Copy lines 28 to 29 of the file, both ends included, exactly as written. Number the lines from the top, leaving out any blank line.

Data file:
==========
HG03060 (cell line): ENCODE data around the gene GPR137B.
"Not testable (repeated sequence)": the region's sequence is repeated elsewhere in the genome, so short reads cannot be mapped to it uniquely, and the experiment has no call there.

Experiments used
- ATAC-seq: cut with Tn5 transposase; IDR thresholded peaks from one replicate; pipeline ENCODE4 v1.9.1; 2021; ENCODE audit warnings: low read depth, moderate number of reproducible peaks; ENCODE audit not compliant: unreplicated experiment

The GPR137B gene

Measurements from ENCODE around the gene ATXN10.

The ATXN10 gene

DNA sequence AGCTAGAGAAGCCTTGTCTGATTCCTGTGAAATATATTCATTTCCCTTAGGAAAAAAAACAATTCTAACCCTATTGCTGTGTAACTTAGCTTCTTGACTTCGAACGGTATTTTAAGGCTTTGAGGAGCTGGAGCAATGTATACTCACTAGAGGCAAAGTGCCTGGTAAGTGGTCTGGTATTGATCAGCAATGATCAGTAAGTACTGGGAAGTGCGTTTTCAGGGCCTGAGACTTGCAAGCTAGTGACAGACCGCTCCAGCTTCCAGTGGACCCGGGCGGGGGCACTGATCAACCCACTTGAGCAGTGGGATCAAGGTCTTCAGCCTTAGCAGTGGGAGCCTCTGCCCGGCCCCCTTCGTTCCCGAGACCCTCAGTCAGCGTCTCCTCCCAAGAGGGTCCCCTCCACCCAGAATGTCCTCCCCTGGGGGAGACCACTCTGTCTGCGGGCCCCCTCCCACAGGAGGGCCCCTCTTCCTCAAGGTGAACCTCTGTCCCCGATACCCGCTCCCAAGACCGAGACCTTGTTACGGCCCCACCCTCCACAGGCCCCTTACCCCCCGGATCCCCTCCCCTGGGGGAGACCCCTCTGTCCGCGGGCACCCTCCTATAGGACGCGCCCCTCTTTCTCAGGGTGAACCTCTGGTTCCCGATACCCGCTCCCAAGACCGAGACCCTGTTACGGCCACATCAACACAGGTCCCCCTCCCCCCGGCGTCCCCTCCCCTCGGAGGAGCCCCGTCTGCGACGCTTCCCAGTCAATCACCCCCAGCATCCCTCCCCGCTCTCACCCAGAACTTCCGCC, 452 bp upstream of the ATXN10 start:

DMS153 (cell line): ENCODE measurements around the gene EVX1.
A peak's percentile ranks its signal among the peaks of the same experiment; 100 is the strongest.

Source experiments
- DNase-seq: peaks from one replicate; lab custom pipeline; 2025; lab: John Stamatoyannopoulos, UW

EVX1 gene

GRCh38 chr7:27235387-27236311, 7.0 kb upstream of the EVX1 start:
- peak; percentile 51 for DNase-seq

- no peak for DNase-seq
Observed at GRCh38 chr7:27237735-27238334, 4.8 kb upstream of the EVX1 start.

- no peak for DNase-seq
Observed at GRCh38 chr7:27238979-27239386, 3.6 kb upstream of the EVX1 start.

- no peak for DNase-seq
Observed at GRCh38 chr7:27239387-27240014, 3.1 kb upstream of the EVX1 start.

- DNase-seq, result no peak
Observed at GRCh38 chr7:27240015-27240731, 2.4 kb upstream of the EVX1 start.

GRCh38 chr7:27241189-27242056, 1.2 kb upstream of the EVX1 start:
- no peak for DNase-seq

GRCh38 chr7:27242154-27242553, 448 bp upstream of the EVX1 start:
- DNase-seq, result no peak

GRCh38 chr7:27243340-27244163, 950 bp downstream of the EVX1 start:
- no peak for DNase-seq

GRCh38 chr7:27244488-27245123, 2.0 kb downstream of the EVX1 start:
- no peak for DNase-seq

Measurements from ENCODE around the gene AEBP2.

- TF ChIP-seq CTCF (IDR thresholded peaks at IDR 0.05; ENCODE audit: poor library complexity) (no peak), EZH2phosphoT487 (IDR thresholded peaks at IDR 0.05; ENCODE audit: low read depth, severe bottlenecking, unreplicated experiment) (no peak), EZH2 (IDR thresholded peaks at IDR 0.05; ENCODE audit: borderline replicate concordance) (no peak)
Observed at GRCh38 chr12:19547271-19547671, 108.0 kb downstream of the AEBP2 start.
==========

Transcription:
GRCh38 chr7:27243340-27244163, 950 bp downstream of the EVX1 start:
- no peak for DNase-seq